You can find those on eBay, at Parts Express, and other places for just a few dollars.

  5. I have 17 speakers across three floors in a two storey building, with each floor having an elv room. How do I connect the speakers?

    • Hi Francis. You’ll want to look into distributed speaker systems (70 volt type systems). They allow using multiple speakers and are common in buildings & businesses.

  6. Marty,

    Please excuse my ignorance. I am hooking up my new Kef meta speakers to my classic Mac 1500
    receiver. The Mac has a “C” common and 8 ohm terminal for both the left and right speakers. In order to ensure the speakers are in phase – I’m wondering which wire ( “c” or 8) is connected to the positive and negative terminals of the speakers?

    Thanks! Scott

    • Good morning, Scott. “C” should normally be the ground (negative) connection so the others would be the positive wiring terminals.

  7. I’ve got a Harmon kardon hk395 subwoofer but I’m missing the satellite speakers so I cannot power it on is there anyway I could wire it to my home streo if it didn’t have to have the satellite speakers I could wire it no problem

    • Hello there. Since the power switch is located in one of the speakers I don’t think that’s going to be doable. Unless you can find a matching connector figure out the pinout for the connector “Satellite Output” that would go to the speaker with the power switch. Sorry!

  8. So I may be crazy but I’m trying to wire 12 speakers total on my pontoon boat. 3 per channel 3 on left front (2-8” and 1 6.5”) 3 on right front (same set up) 3 on rear left (1-8” 2-6.5”), 3 on rear right (same as left) . They are all 4ohm Svc speakers. Is there an effective way to wire these up and keep the load 4 ohms? I know I may not need 12 speakers but they’re all laid out and already installed. I have two 4 channel amps I can use too. Just not sure how to wire it all up to get the most bang for the buck. I could effectively use both amps wire 8 speakers up and then use a 4 channel speaker switch to divert power to the rear speakers when we’re in the back in the water. 🤷🏼‍♂️ Please help 🤣

    • Hello Jeremy. If you have two 4 channel amps then you can just wire 2 speakers per channel in order to have decent power to them. That assumes the amps are 2Ω stable for each channel which most amps are these days. This is the simplest and most efficient way for speaker power also.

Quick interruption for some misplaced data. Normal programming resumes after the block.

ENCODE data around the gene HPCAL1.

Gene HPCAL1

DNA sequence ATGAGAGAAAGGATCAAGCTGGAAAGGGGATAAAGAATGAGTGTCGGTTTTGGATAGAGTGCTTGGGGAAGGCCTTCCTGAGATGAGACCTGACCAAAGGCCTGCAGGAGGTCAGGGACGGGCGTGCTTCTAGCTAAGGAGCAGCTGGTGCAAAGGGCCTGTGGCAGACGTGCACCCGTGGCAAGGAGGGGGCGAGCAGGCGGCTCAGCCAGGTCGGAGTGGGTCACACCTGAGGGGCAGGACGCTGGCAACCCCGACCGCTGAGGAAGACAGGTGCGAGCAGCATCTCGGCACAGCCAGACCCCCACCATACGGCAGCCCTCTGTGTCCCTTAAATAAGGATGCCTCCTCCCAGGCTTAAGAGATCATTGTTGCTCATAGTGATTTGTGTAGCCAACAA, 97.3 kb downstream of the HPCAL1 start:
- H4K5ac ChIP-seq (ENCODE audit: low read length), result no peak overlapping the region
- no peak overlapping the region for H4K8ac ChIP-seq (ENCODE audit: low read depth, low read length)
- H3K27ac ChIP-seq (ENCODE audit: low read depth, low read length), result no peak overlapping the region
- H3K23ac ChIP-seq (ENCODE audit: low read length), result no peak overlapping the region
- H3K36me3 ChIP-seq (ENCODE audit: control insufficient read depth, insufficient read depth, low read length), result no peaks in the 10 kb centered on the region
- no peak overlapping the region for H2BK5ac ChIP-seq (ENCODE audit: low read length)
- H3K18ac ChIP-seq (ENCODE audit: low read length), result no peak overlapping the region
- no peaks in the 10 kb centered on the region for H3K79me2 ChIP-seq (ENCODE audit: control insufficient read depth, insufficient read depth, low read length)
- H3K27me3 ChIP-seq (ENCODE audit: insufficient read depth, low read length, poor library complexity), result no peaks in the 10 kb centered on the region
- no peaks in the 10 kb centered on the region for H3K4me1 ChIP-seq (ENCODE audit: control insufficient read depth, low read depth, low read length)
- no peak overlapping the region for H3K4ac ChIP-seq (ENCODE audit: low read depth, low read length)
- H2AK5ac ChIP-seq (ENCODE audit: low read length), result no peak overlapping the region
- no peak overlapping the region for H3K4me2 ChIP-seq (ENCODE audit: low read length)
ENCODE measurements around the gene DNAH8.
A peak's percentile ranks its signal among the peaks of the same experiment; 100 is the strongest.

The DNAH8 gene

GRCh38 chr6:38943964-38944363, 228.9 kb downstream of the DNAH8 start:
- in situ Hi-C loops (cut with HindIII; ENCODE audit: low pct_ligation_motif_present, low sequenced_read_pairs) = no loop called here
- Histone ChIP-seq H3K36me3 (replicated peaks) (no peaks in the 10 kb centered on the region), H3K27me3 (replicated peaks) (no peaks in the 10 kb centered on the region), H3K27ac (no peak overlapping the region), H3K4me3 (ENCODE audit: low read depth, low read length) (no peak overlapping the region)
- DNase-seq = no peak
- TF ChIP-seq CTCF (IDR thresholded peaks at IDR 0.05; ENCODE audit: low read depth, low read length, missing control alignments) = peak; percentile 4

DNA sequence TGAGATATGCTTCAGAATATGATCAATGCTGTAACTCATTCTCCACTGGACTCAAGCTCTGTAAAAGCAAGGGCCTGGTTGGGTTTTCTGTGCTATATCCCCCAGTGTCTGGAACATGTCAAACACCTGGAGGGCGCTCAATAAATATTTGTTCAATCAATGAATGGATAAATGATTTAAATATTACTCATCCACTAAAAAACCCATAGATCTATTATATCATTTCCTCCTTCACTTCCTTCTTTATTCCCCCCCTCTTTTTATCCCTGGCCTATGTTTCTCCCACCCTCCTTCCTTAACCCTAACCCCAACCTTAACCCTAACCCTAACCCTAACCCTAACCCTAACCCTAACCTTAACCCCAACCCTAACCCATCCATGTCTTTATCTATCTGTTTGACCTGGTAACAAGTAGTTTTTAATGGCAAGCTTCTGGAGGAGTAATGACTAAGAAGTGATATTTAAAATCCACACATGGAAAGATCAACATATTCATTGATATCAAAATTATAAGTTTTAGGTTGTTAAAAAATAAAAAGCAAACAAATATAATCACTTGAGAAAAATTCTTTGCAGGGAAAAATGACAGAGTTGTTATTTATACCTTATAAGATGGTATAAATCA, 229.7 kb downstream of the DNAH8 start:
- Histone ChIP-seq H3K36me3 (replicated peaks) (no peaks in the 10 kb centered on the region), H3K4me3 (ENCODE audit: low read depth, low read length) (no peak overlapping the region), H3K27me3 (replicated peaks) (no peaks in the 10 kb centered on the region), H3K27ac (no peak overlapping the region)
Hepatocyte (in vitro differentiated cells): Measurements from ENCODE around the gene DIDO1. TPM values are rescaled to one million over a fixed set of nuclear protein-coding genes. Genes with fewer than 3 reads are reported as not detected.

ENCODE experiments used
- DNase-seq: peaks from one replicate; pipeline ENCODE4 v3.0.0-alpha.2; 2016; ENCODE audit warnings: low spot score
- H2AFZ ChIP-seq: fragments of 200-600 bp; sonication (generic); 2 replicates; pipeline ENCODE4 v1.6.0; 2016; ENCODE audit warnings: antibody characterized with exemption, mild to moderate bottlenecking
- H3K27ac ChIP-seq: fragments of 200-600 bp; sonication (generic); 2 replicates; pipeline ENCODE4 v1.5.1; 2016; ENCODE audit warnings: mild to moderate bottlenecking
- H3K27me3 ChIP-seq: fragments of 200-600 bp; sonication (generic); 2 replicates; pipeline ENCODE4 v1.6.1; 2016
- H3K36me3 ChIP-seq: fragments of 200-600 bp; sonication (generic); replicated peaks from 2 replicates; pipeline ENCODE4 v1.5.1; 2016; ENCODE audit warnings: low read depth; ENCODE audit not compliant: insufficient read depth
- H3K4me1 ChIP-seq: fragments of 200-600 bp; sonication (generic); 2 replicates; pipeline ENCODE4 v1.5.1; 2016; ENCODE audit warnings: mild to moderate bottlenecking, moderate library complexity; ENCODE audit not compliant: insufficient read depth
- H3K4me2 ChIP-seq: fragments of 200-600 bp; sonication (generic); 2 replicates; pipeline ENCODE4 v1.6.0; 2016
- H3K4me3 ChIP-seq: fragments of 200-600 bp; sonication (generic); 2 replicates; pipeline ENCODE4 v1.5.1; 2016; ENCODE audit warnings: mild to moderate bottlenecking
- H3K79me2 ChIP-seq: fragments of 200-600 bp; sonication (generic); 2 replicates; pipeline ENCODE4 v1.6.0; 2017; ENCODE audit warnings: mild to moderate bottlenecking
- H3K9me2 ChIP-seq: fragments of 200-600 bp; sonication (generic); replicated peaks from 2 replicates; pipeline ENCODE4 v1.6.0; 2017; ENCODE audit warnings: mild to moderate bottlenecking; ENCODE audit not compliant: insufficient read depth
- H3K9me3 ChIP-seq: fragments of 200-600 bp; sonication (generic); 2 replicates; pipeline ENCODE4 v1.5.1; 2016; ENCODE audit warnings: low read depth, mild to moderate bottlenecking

If the amps are not 2Ω stable then that’s different and would need a different approach. Best regards.

  9. Hi, I picked up a “Portogram Combi” (CD,MD,amp) cheap at auction, the speaker connections on the amplifier are a single left and a single right port, with fuses below. What sort of connection on the speaker cable is required ? Thanks.

  10. Hi Marty,

    I have a very simple speaker to receiver wiring question. I have a vintage 1970’s era Harmon Kardon 630 receiver. The speaker wire connections are labelled “ground” and “left” and “ground” and “right”. I have two AR-4 bookshelf speakers (also vintage 1970’s.) The speaker’s wire connections are labelled “0 ohm” and “8 ohm”. I have two separate wires for each speaker, one with a black spade type connector and one with a red spade type connector (to be connected to the receiver). The opposite ends (to be connected to the speakers) are just bare wires right now. Which color connects to the “ground” on the receiver, and then which connector of the speaker does the opposite end of the “ground” wire connect to?

    • Hello James connect the red to the “8 ohm” connection and the black to “0 ohm” as I believe those are positive and negative, respectively.

  11. I have a 5 channel MB Quartz amp in my boat, I currently have 4 polk DB 451 4 ohm speakers hooked up to the 4 channels with a subwoofer hooked up to the 5th channel.
    I would like to hook up a 5th DB 451 speaker to one of the 4 channels that currently has an existing db451 hooked up. The channels on the amp are either 4 ohm or 2 ohm. How would I hook up the 5th speaker?

    • Hi, if the amp is rated for 2Ω per channel you can just connect the second 4Ω speaker in parallel with another one on the same channel.

  12. I have an old 6″ speaker with 3 terminals. All 3 terminals have a braided wire going to the cone. As near as I can tell, it is 5W at 4 ohm. The left terminal points “down” and the middle one points down as well, but the far right one is turned 90° to point to the right. Can you help me figure out which ones are the + and -?